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Recommit to participate, not recall

In my two terms on the West Linn Planning Commission, I have come to know a few of the people involved in the current recall effort.

They have shown themselves to be diligent in monitoring the workings of the staff and city council. They serve an important role in protecting the process from abuse.

I have worked with all of the people subject to the recall as well, and I believe I have a clear idea of who they are, what motivates them and whether they are fit to serve. So let me start there. They are.

I doubt if we have four better people in West Linn to do those jobs. They are diligent, dedicated and have already given more to the city that any of us can appreciate. What is driving the recall? What can be done about it?

Regardless of the complaints, the underlying cause of dissatisfaction is the approval of Lake Oswego-Tigard Water Treatment Plant. I have heard that “the planning commission got it right.” As a participant in that decision, I want it to be clear that the PC heard a different application, one that had no real benefit for West Linn.

We did not have to worry about how the city would fund future repairs to the water system or how the decision would affect relations with other cities.

The council made a decision based on a longer view but with the best interests of the city and the citizens as their guide.

I do not feel that there is justification for a recall. Our problems run deeper and cannot be solved by simply signing a petition. The essence of the problem is that people do not feel that they are empowered in their government. When our only ability to participate is limited to a three-minute speech that may not even be acknowledged, when we see shoddy work from our staff as we did in the “Red Tape” project, when we feel that we are being “handled” rather than heard, frustration is inevitable.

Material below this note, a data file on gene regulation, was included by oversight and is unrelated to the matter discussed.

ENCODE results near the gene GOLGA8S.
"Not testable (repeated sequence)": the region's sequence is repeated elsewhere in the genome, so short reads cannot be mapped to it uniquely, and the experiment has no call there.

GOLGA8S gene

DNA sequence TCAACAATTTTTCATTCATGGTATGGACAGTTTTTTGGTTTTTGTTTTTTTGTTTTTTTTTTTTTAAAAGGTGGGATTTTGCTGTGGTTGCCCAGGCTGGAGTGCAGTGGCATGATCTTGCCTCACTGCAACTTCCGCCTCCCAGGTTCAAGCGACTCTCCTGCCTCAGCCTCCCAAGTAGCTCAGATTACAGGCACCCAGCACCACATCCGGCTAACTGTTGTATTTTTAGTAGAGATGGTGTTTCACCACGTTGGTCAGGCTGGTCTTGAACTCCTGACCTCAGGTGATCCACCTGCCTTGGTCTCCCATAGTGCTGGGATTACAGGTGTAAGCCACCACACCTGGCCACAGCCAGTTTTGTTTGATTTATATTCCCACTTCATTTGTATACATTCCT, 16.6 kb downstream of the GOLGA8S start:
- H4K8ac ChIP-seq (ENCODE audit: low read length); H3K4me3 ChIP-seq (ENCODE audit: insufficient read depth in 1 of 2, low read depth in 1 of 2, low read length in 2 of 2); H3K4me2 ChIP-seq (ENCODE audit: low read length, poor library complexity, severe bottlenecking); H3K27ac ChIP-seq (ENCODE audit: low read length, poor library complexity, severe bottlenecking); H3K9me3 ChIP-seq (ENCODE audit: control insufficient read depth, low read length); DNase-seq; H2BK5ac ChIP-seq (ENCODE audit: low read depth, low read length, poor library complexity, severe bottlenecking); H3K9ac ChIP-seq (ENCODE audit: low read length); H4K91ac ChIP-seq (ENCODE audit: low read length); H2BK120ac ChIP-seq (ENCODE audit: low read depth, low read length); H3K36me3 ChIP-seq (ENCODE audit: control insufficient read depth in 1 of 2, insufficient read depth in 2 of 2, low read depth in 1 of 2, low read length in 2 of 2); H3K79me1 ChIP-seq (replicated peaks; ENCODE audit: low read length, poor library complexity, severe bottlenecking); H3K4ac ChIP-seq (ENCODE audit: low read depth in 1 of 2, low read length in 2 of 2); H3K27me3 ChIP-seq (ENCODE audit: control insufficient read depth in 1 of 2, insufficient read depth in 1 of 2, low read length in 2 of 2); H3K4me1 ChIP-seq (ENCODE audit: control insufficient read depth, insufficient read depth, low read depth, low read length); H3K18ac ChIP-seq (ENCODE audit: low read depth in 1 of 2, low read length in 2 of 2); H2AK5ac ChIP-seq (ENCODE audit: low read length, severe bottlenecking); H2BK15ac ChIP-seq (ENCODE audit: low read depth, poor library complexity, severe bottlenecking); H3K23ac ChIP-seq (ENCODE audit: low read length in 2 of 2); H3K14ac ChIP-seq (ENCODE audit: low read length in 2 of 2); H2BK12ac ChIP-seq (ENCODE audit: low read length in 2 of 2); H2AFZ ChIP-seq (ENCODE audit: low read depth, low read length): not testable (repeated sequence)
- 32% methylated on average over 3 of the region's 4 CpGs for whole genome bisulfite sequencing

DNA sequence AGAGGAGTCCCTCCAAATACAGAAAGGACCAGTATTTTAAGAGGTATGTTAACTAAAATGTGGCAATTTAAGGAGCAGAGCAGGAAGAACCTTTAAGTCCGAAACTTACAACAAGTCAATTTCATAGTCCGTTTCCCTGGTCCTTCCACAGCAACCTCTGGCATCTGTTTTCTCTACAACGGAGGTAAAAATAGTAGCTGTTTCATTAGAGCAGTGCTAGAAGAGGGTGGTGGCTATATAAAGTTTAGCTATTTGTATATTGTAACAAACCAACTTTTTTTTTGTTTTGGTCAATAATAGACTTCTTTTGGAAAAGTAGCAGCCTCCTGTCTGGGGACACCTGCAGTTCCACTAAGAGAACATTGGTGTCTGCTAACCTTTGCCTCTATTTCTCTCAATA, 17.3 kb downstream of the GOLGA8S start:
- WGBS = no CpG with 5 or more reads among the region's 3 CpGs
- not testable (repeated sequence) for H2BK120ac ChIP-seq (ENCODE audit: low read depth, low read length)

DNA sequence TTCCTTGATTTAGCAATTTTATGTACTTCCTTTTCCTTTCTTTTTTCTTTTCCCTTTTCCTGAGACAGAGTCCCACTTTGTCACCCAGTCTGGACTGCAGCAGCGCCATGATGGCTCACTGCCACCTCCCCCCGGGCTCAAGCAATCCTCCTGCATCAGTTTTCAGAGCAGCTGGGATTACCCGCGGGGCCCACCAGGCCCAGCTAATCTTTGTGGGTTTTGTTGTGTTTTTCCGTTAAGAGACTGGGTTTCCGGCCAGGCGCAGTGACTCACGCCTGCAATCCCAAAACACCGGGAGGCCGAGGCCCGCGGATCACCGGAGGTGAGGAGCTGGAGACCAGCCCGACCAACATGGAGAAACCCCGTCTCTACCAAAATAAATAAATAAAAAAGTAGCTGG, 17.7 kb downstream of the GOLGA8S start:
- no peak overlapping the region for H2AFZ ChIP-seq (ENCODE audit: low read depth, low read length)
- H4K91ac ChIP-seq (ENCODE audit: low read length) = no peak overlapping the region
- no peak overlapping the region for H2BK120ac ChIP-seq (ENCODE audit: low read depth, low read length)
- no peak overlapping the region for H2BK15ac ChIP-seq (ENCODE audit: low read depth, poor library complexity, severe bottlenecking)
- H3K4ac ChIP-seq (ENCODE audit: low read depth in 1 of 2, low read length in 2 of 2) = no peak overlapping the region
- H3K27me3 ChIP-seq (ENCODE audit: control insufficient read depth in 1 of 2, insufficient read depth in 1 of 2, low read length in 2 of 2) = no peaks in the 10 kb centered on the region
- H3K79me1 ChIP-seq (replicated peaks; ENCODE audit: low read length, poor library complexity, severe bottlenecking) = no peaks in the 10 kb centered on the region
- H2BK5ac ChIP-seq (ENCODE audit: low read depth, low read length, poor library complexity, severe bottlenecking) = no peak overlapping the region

Administrative procedures initiated by the commission for citizen involvement last year specify that all land use projects have to identify stakeholders on all sides of the issue and involve them in the creation of new code. This means that any citizen who is willing to commit the time can have an active role.

The recently passed master trails plan did this, the “Red Tape” project did not. The results are clear. We must insist that these procedures are followed. When stakeholders from both sides of the issues are allowed to work together, reasonable compromises emerge.

We have a lot of very gifted people in this city. Given the chance, there is little that we cannot accomplish.

I would ask that instead of a recall, we have a recommitment to accepting our responsibility to participate. The government we want has to come from us.

Bob Martin is a West Linn residents and a member of the planning commission.




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